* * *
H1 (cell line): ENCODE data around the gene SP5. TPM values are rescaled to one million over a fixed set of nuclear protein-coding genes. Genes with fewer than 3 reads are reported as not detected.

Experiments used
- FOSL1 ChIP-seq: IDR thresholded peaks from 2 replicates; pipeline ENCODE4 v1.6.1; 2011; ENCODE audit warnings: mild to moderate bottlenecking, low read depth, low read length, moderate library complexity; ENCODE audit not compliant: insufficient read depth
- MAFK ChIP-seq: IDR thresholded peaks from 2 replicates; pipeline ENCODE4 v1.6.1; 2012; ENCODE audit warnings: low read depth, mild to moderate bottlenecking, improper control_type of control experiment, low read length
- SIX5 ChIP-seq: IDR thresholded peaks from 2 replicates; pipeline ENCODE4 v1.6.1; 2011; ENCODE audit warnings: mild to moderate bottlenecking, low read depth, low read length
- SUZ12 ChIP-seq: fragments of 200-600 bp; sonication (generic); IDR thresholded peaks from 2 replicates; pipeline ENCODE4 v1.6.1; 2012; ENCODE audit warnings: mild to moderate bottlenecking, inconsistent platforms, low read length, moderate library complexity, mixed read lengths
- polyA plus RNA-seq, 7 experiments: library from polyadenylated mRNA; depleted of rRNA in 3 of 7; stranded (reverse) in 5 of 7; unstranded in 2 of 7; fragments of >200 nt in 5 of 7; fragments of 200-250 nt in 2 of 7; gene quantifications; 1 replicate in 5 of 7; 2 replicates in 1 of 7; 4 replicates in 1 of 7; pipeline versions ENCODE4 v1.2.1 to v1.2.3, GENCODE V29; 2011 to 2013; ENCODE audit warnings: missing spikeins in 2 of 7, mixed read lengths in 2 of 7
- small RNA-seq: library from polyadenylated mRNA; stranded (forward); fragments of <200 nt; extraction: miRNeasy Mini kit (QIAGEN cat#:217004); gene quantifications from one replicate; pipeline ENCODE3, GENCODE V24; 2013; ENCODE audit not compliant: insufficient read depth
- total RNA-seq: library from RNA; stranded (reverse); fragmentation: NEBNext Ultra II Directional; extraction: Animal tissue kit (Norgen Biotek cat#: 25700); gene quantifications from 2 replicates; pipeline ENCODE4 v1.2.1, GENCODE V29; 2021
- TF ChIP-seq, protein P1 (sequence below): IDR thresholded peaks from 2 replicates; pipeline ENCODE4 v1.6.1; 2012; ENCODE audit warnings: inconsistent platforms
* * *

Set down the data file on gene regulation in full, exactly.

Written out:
H1 (cell line): ENCODE data around the gene SP5. TPM values are rescaled to one million over a fixed set of nuclear protein-coding genes. Genes with fewer than 3 reads are reported as not detected.

Experiments used
- FOSL1 ChIP-seq: IDR thresholded peaks from 2 replicates; pipeline ENCODE4 v1.6.1; 2011; ENCODE audit warnings: mild to moderate bottlenecking, low read depth, low read length, moderate library complexity; ENCODE audit not compliant: insufficient read depth
- MAFK ChIP-seq: IDR thresholded peaks from 2 replicates; pipeline ENCODE4 v1.6.1; 2012; ENCODE audit warnings: low read depth, mild to moderate bottlenecking, improper control_type of control experiment, low read length
- SIX5 ChIP-seq: IDR thresholded peaks from 2 replicates; pipeline ENCODE4 v1.6.1; 2011; ENCODE audit warnings: mild to moderate bottlenecking, low read depth, low read length
- SUZ12 ChIP-seq: fragments of 200-600 bp; sonication (generic); IDR thresholded peaks from 2 replicates; pipeline ENCODE4 v1.6.1; 2012; ENCODE audit warnings: mild to moderate bottlenecking, inconsistent platforms, low read length, moderate library complexity, mixed read lengths
- polyA plus RNA-seq, 7 experiments: library from polyadenylated mRNA; depleted of rRNA in 3 of 7; stranded (reverse) in 5 of 7; unstranded in 2 of 7; fragments of >200 nt in 5 of 7; fragments of 200-250 nt in 2 of 7; gene quantifications; 1 replicate in 5 of 7; 2 replicates in 1 of 7; 4 replicates in 1 of 7; pipeline versions ENCODE4 v1.2.1 to v1.2.3, GENCODE V29; 2011 to 2013; ENCODE audit warnings: missing spikeins in 2 of 7, mixed read lengths in 2 of 7
- small RNA-seq: library from polyadenylated mRNA; stranded (forward); fragments of <200 nt; extraction: miRNeasy Mini kit (QIAGEN cat#:217004); gene quantifications from one replicate; pipeline ENCODE3, GENCODE V24; 2013; ENCODE audit not compliant: insufficient read depth
- total RNA-seq: library from RNA; stranded (reverse); fragmentation: NEBNext Ultra II Directional; extraction: Animal tissue kit (Norgen Biotek cat#: 25700); gene quantifications from 2 replicates; pipeline ENCODE4 v1.2.1, GENCODE V29; 2021
- TF ChIP-seq, protein P1 (sequence below): IDR thresholded peaks from 2 replicates; pipeline ENCODE4 v1.6.1; 2012; ENCODE audit warnings: inconsistent platforms